James Kerslake moved to London 19 years ago from Auckland - and he's ready to move home.
But the 39-year-old wants to return with something to show for his stint in the UK, other than his good memories, work experience, and a passport full of stamps.
So he's embarking on a gutsy business initiative: Tom Savano Cocktails - an idea that came to him after bartending at a wedding.
"My ex's sister asked me to do cocktails at her wedding and they kept raving about how good they were and straight away, my entrepreneurial brain thought 'what can you do with this'," he says.
He considered setting up a mobile bar, but couldn't see the potential growth in that idea. Then it twigged: he could bottle them.
The ready-to-drink cocktail market is still in its infancy in the United Kingdom, and many existing products are cheap mass-produced drinks.
Kerslake saw the gap in the market for something much more refined, and set about coming up with four cocktails made with top-shelf, craft-distilled ingredients.
"I stay away from the big-name brands. It's all about finding really good founder-owned stuff.
"I'd order 20 or 30 bottles of the spirits and sit there developing and trying until I was happy with the recipe and that would take anywhere between six to nine months," he says.
All of the experimenting was done after Kerslake got home from his full-time job as a software engineer at a British bank.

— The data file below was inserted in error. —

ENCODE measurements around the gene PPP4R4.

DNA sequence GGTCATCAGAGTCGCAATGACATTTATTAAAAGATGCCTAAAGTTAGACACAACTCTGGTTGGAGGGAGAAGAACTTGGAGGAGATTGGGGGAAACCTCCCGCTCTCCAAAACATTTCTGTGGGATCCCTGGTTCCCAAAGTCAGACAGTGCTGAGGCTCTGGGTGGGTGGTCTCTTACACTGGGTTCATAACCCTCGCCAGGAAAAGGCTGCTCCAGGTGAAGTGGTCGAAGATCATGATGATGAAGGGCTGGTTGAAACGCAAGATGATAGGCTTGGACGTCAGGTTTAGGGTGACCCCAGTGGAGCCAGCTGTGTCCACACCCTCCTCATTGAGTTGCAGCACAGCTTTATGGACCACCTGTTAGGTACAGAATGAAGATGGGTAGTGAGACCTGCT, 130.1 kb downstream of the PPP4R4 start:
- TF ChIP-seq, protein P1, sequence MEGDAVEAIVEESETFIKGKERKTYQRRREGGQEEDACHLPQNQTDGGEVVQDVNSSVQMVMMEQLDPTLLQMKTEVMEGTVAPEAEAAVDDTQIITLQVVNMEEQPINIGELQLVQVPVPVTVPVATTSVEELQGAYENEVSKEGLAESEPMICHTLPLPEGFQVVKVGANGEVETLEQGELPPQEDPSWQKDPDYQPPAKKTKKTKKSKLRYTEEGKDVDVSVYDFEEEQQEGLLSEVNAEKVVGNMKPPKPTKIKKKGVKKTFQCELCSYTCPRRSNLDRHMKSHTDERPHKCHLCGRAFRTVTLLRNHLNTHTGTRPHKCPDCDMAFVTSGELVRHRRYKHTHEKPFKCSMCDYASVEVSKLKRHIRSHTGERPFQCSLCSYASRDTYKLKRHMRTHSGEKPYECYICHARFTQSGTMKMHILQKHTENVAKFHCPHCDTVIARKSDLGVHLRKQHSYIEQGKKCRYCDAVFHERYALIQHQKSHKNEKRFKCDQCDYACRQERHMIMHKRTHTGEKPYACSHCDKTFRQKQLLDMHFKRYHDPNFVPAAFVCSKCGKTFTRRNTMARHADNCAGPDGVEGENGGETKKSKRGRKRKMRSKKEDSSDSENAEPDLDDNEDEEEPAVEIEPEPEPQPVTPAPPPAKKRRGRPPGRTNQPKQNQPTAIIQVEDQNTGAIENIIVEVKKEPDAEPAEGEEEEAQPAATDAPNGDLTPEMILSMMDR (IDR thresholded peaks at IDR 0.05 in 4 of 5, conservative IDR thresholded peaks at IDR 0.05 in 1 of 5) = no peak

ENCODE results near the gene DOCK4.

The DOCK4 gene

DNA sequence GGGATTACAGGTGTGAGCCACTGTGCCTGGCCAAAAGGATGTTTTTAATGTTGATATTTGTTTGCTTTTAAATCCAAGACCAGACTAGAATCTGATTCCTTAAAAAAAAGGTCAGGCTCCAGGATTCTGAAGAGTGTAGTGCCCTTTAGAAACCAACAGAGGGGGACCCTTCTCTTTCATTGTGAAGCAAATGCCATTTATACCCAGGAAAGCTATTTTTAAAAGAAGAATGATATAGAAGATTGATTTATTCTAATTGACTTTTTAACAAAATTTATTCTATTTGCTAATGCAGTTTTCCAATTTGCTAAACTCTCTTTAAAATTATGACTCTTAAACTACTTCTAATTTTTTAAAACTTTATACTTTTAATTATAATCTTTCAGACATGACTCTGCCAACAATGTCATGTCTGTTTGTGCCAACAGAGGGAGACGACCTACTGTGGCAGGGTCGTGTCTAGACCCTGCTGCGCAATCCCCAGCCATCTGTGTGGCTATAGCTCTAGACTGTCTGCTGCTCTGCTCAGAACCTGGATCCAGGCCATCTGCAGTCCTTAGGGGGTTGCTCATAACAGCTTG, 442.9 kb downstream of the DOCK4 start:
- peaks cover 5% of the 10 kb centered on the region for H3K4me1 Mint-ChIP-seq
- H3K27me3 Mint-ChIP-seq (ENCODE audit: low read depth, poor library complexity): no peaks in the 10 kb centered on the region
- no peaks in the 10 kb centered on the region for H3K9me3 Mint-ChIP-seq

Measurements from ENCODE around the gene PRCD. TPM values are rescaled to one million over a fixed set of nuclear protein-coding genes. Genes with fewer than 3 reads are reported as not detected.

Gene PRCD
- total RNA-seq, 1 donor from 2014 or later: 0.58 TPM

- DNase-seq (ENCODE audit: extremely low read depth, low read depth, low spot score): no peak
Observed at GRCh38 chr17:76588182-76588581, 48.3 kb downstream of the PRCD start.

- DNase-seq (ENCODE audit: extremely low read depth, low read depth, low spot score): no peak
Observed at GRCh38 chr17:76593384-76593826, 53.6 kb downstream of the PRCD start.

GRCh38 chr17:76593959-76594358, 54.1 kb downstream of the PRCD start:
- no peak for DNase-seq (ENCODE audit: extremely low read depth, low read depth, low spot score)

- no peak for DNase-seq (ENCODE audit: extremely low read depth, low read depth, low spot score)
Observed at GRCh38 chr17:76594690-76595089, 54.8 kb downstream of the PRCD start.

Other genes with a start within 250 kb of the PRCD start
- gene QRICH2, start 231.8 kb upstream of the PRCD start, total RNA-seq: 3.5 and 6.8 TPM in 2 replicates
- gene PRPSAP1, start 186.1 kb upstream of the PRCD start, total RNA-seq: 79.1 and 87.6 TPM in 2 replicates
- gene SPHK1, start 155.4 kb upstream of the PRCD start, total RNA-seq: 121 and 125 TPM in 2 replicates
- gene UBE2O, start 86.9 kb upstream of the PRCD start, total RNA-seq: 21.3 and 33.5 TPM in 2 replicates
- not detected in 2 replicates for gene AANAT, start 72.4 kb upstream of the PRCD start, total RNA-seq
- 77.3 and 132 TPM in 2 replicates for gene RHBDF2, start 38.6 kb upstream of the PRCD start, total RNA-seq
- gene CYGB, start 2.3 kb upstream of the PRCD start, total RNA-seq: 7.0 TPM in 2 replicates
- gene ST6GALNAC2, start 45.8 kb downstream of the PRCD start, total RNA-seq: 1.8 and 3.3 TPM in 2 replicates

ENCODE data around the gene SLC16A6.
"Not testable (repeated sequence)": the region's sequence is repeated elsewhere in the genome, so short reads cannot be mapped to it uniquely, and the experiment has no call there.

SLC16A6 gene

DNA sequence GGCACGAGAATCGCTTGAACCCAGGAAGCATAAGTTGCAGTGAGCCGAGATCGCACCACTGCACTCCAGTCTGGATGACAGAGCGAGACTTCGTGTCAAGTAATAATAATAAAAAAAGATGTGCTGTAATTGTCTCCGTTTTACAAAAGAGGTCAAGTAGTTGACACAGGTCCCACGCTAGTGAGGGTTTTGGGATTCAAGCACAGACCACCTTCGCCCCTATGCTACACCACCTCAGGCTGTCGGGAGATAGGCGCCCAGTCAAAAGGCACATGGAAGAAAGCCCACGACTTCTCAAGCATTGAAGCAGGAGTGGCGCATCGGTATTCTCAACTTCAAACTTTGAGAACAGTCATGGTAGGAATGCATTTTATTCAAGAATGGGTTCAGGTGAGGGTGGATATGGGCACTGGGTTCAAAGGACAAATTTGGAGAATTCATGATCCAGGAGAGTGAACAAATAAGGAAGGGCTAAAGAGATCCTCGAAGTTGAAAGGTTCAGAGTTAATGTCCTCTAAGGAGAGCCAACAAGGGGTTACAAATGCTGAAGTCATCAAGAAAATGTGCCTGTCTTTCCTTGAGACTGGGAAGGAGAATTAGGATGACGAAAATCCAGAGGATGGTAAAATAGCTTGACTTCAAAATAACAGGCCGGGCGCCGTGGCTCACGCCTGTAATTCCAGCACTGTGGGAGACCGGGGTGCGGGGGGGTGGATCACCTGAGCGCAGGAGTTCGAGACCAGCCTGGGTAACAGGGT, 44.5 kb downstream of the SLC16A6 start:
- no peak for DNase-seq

"I was basically drunk every evening doing this. I basically have been for the last year," he laughs.
The sacrifice has been worth it though - in a fortnight, he'll open up his online store where Brits can buy his limited-edition potions: Margarita, Negroni, Lychee Martini, and Old Fashioned.
Before they've even hit the market, he's already rolling in awards for all of them, getting three gold medals and one silver at the UK Spirits Awards this year.
The phone call from the judge left him speechless: "When he said 'three golds and a silver', I couldn't believe it. It's probably the best news I've ever had in my life. Absolutely incredible."
If the first round of sales goes well, Kerslake says he'll probably go into production again before looking for an investor or buyer.
"I don't know what happens next. It might start growing beyond my ability to control it. There's no way this can see the bigger light of day without an investor.
"I mean, we're talking big drinks brands like Diegeo and Bacardi, people who have $100 million to throw at this. There's no way I can compete with that so unless I can get a proper investor, there's no point," he says.
But when you boil it all down, his goal is pretty simple: "To give up the day job and do this full time. I'm not far off that," he adds.
All going well, Kerslake will return to New Zealand not only with a wealth of booze knowledge, but a fat wallet as well.